Lens Compression and What You Need to Know About It.

Let’s be honest for a second…

I know it’s hard, and among most people I am one of the least likely to talk about my feelings…but different photos make us feel things.

I wish experiencing photos for the first time was more scientific than emotional…but it is what it is and we cannot change the truth.  Certain photos make us feel things that others do not.

 I have recently noticed that one of the elements that make me feel things is due to ‘lens compression’.

In a culture where everything is immediately accessible but simultaneously a world apart…we long for proximity to the things we cherish or simply find beautiful.

Understanding Lens Compression can empower a photographer to create an experience of proximity to the viewer of an image by visually closing the gap between the subject  and their surroundings. 

 I have no doubt that you are probably already googling ‘lens compression’ in a new tab on your preferred internet browser by now but just in case your nature has instilled you with a little bit of patience let let me briefly explain ‘lens compression’ in Camera Camp terms:

 A wide angle lens (16-35mm) makes the background elements in your image look small and feel very far away from your subject.  If you use a long lens (85mm-300mm) your subject will appear and feel like they are closer to the elements in the background.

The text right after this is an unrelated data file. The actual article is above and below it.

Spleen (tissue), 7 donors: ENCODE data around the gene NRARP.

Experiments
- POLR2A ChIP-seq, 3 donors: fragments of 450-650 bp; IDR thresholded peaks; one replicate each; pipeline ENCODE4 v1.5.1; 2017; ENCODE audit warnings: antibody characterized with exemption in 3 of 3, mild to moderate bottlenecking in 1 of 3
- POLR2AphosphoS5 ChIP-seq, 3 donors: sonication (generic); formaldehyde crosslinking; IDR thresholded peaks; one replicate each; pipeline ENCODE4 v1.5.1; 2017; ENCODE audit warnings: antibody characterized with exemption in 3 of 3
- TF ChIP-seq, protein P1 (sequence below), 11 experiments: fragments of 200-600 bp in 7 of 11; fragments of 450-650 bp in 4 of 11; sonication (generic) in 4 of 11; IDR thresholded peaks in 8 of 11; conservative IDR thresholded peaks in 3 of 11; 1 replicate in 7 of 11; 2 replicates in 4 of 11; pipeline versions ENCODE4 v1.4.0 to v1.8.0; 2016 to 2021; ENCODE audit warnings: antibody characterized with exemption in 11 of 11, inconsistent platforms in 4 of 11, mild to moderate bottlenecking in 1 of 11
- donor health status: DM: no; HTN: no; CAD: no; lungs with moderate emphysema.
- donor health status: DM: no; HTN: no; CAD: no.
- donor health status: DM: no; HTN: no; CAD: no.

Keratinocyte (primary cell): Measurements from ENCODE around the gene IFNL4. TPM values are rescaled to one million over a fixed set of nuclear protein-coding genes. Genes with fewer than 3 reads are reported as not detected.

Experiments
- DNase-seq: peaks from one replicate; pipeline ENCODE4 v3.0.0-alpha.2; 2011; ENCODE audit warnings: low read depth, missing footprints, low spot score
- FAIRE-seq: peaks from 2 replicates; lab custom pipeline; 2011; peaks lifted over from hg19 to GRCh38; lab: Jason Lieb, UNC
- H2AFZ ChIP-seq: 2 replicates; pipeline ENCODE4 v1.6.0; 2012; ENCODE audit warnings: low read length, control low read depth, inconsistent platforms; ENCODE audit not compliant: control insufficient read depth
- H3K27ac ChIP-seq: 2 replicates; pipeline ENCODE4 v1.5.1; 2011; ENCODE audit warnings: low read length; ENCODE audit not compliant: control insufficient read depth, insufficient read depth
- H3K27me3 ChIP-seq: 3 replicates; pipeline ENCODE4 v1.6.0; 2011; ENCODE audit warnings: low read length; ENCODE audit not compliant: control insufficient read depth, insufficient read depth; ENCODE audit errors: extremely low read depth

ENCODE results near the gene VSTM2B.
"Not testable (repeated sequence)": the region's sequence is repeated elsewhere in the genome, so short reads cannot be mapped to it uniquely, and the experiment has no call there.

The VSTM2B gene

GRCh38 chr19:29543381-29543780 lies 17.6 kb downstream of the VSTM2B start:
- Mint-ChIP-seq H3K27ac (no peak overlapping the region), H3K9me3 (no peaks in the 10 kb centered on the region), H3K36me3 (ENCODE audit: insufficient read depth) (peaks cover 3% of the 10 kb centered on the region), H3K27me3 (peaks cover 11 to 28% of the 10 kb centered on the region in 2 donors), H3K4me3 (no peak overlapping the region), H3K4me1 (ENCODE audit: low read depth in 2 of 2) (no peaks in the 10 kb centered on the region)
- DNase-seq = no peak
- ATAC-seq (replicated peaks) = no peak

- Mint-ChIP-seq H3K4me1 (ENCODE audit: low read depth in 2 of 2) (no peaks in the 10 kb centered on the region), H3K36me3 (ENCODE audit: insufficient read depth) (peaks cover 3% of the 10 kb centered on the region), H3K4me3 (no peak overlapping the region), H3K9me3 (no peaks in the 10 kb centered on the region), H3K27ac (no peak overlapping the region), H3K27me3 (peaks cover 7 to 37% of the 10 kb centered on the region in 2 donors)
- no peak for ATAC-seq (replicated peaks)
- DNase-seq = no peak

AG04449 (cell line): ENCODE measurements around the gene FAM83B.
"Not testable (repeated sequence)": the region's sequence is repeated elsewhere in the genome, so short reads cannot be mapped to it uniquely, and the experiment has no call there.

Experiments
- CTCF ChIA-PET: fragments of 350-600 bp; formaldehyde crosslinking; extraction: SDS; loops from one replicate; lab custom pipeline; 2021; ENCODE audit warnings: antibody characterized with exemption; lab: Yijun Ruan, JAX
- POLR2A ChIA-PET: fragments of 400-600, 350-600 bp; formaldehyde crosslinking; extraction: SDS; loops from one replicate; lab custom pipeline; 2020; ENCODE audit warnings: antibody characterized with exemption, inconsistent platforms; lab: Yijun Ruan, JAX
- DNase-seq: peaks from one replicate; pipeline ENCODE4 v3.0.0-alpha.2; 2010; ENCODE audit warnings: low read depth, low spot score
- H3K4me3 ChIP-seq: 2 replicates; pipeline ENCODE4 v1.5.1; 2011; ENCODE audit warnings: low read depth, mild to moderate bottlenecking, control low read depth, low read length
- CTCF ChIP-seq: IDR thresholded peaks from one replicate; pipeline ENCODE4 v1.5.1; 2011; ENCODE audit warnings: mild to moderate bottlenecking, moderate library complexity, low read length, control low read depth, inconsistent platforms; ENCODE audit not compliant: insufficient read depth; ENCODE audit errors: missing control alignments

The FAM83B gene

Let me explain even more with a few images.  The first image was capture with a 35mm lens and the second was captured with an 85mm lens.  Pay attention to the the way the images ‘feel’ and more importantly how small or large the and near or far the background appears to be from the subject.

This first image was taken with my Nikon D3s and a 35mm f/1.4 lens.  The photo got the job done and I’m sure the happy would be satisfied with the image. It captured the reality of what was happening.

This image was taken with the same camera body but I used the 85mm f/1.4.  Notice the difference of how the image feels.  In the first image I was fairly close to the couple, but in the photo below I had to walk to the other side of the dirt road and into a ditch to fit the couple and the car in my frame.  


I want you to pay specific attention to how different the background looks and feels in the two images.   Using a longer lens like the 85mm compresses the image and brings the background close to the subject.  If you don’t believe me just look at the difference in the photos.  

If you ever run into a situation where clients really want a skyline or object/structure in the background to be represented in their photos you can use a long lens to take advantage of lens compression.  If you use a wide angle lens the background elements will appear really far away and tiny.  If you use a long lens, like 85mm-300mm, you can make the background appear to be closer to the subject.